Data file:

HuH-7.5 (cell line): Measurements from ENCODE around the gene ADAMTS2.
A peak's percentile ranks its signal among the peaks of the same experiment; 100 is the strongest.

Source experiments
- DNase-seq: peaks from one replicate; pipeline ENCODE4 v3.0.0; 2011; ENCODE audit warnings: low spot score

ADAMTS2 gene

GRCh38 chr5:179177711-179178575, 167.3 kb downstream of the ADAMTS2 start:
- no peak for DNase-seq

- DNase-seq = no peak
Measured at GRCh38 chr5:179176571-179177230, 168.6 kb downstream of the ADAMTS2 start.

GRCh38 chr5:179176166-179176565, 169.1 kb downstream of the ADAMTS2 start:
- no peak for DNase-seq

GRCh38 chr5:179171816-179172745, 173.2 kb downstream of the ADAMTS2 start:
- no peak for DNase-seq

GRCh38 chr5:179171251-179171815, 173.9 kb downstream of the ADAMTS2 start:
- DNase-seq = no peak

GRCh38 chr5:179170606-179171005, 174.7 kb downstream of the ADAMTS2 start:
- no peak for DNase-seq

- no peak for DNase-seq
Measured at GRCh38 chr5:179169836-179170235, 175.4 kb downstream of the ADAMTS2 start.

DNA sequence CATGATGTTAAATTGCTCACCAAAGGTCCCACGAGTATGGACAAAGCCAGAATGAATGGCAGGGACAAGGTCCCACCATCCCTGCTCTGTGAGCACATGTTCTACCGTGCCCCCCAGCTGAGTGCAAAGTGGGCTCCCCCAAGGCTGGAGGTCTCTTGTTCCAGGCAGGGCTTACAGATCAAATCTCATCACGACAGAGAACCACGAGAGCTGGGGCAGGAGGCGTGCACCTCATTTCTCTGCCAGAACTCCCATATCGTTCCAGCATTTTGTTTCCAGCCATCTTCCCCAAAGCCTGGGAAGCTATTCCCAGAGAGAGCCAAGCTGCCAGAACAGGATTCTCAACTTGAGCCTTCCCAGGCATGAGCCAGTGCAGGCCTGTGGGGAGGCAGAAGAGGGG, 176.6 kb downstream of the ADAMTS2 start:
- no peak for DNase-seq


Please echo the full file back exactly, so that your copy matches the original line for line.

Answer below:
HuH-7.5 (cell line): Measurements from ENCODE around the gene ADAMTS2.
A peak's percentile ranks its signal among the peaks of the same experiment; 100 is the strongest.

Source experiments
- DNase-seq: peaks from one replicate; pipeline ENCODE4 v3.0.0; 2011; ENCODE audit warnings: low spot score

ADAMTS2 gene

GRCh38 chr5:179177711-179178575, 167.3 kb downstream of the ADAMTS2 start:
- no peak for DNase-seq

- DNase-seq = no peak
Measured at GRCh38 chr5:179176571-179177230, 168.6 kb downstream of the ADAMTS2 start.

GRCh38 chr5:179176166-179176565, 169.1 kb downstream of the ADAMTS2 start:
- no peak for DNase-seq

GRCh38 chr5:179171816-179172745, 173.2 kb downstream of the ADAMTS2 start:
- no peak for DNase-seq

GRCh38 chr5:179171251-179171815, 173.9 kb downstream of the ADAMTS2 start:
- DNase-seq = no peak

GRCh38 chr5:179170606-179171005, 174.7 kb downstream of the ADAMTS2 start:
- no peak for DNase-seq

- no peak for DNase-seq
Measured at GRCh38 chr5:179169836-179170235, 175.4 kb downstream of the ADAMTS2 start.

DNA sequence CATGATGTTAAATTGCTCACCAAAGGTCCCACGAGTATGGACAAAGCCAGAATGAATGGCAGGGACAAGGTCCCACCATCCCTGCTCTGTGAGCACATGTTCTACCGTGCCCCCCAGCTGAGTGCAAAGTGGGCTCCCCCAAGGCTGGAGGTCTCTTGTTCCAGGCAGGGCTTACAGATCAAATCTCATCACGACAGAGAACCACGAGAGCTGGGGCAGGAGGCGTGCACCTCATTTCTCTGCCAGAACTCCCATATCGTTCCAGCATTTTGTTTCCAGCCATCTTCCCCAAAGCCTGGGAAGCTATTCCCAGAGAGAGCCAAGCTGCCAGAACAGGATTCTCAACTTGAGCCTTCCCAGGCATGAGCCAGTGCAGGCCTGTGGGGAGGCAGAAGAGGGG, 176.6 kb downstream of the ADAMTS2 start:
- no peak for DNase-seq